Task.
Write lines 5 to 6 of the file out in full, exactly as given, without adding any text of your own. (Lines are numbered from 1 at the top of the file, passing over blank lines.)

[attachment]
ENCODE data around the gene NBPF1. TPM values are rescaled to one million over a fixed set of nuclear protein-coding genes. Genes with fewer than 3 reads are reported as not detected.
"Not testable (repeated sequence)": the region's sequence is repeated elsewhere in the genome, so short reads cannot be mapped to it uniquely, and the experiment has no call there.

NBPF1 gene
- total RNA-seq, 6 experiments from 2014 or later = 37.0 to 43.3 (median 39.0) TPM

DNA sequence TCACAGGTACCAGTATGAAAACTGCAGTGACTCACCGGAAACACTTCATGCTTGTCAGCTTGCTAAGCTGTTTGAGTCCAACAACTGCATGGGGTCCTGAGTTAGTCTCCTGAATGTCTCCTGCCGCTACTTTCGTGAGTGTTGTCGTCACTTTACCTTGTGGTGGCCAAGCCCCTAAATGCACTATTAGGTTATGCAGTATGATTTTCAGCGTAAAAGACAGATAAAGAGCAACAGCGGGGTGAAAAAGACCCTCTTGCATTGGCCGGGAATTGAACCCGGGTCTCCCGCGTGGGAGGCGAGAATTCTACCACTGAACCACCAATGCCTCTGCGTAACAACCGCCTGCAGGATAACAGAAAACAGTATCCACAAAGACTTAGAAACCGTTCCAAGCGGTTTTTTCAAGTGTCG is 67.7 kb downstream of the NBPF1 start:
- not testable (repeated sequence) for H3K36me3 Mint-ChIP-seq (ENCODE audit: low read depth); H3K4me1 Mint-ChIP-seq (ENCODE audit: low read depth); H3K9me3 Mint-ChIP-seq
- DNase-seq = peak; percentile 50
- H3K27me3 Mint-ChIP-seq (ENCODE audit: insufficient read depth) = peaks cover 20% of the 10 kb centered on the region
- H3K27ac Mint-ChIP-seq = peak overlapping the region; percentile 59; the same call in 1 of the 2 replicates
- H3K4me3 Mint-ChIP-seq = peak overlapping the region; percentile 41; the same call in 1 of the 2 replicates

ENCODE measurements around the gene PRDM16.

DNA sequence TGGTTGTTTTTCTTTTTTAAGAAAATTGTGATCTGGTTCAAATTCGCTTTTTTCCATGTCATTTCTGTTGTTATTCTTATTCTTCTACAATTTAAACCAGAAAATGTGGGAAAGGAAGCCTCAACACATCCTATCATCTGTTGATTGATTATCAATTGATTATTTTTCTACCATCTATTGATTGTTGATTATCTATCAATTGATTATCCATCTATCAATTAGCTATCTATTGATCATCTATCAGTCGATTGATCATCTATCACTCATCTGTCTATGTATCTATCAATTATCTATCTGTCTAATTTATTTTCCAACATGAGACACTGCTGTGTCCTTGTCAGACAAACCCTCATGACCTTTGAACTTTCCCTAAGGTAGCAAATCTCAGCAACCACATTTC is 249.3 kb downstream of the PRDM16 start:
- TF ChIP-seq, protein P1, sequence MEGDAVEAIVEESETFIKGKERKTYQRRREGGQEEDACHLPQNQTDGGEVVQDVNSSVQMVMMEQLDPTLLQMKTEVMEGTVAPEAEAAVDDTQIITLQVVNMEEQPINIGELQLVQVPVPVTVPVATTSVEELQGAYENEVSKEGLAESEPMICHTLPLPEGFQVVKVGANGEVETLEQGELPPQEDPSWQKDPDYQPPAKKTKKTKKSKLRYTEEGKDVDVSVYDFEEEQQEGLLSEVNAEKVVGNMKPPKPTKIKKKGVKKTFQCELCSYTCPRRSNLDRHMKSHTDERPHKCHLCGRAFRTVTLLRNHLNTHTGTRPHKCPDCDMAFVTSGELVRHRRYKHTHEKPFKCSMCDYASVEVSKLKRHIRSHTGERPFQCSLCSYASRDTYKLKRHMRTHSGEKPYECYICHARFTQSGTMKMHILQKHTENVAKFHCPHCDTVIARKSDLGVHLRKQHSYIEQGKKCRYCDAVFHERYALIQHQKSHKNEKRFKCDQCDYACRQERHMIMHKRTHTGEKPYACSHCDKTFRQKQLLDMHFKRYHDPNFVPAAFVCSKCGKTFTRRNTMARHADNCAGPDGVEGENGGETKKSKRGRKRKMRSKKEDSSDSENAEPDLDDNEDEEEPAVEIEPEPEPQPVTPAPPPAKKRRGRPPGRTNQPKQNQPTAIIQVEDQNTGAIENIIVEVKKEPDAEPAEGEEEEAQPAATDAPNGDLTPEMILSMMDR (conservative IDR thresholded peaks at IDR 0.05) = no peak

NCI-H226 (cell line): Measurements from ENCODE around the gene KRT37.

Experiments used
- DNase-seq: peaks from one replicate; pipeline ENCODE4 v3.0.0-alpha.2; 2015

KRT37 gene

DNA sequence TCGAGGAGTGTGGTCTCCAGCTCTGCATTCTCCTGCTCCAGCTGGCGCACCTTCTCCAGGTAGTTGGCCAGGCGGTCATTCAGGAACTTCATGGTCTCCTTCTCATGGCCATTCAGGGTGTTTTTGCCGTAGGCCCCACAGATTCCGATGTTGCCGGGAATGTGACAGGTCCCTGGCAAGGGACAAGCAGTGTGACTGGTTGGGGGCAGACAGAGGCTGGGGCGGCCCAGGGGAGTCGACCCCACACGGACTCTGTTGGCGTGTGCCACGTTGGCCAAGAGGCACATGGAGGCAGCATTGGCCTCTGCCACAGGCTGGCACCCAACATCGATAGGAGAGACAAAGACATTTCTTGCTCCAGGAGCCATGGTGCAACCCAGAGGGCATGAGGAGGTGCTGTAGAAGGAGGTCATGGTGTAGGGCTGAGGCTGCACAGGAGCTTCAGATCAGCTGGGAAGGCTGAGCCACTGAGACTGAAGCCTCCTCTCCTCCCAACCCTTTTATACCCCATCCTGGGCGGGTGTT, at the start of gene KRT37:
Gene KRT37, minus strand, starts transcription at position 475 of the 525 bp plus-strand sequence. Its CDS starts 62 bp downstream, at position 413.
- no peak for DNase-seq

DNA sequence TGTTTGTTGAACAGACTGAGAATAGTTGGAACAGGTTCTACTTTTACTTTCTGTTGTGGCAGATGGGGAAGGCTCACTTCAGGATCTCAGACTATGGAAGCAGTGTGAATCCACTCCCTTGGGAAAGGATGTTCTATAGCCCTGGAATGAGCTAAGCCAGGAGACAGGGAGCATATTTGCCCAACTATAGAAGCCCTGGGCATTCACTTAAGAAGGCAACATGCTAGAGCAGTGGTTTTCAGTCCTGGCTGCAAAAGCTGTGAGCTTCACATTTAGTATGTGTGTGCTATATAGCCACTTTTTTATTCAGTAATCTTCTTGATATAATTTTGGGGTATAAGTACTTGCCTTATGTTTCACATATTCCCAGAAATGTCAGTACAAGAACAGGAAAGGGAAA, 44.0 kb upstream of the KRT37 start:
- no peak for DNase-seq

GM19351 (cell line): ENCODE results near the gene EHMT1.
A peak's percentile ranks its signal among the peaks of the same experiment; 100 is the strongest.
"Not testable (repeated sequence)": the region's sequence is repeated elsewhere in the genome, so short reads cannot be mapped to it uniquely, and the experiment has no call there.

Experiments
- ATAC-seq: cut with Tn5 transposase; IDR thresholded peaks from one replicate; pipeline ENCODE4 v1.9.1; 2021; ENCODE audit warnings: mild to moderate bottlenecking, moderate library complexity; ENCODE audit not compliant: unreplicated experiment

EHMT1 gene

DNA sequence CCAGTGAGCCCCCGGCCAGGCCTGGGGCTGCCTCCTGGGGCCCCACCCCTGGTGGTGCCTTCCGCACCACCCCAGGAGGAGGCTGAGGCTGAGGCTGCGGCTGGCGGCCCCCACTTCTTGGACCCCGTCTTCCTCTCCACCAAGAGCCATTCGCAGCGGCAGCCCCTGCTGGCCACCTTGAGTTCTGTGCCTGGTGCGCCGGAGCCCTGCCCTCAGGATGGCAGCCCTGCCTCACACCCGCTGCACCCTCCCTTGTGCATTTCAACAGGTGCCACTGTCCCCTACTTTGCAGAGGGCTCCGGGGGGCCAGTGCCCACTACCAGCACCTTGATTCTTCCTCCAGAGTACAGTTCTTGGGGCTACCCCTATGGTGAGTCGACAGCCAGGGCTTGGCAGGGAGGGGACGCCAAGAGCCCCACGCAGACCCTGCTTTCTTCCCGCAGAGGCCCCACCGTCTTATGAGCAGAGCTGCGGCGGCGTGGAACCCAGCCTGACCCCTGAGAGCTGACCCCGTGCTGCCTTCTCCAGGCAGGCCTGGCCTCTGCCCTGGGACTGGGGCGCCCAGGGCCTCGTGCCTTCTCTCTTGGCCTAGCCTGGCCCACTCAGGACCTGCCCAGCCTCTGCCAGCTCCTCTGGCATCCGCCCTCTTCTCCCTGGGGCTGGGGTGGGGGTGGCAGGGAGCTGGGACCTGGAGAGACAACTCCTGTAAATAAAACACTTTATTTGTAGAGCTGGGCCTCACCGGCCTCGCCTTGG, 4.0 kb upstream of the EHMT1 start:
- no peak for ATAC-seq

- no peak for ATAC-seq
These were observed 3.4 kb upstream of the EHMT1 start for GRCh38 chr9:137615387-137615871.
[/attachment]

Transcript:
DNA sequence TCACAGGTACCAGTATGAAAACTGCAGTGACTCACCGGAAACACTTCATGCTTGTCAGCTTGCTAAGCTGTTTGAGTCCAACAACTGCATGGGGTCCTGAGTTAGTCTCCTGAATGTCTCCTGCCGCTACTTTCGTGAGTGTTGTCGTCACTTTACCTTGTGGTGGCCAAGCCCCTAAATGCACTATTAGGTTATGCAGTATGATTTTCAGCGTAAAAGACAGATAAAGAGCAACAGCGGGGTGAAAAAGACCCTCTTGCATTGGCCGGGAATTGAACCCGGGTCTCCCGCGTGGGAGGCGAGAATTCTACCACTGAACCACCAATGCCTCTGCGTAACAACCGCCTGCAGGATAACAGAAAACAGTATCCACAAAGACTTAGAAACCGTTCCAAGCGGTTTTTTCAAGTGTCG is 67.7 kb downstream of the NBPF1 start:
- not testable (repeated sequence) for H3K36me3 Mint-ChIP-seq (ENCODE audit: low read depth); H3K4me1 Mint-ChIP-seq (ENCODE audit: low read depth); H3K9me3 Mint-ChIP-seq